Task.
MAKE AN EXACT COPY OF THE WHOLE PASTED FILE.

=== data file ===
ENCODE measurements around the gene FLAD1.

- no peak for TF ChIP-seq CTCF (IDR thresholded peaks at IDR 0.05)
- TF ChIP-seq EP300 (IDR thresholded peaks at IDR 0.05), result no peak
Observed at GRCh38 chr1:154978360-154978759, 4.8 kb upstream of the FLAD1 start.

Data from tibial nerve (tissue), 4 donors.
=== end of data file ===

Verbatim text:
ENCODE measurements around the gene FLAD1.

- no peak for TF ChIP-seq CTCF (IDR thresholded peaks at IDR 0.05)
- TF ChIP-seq EP300 (IDR thresholded peaks at IDR 0.05), result no peak
Observed at GRCh38 chr1:154978360-154978759, 4.8 kb upstream of the FLAD1 start.

Data from tibial nerve (tissue), 4 donors.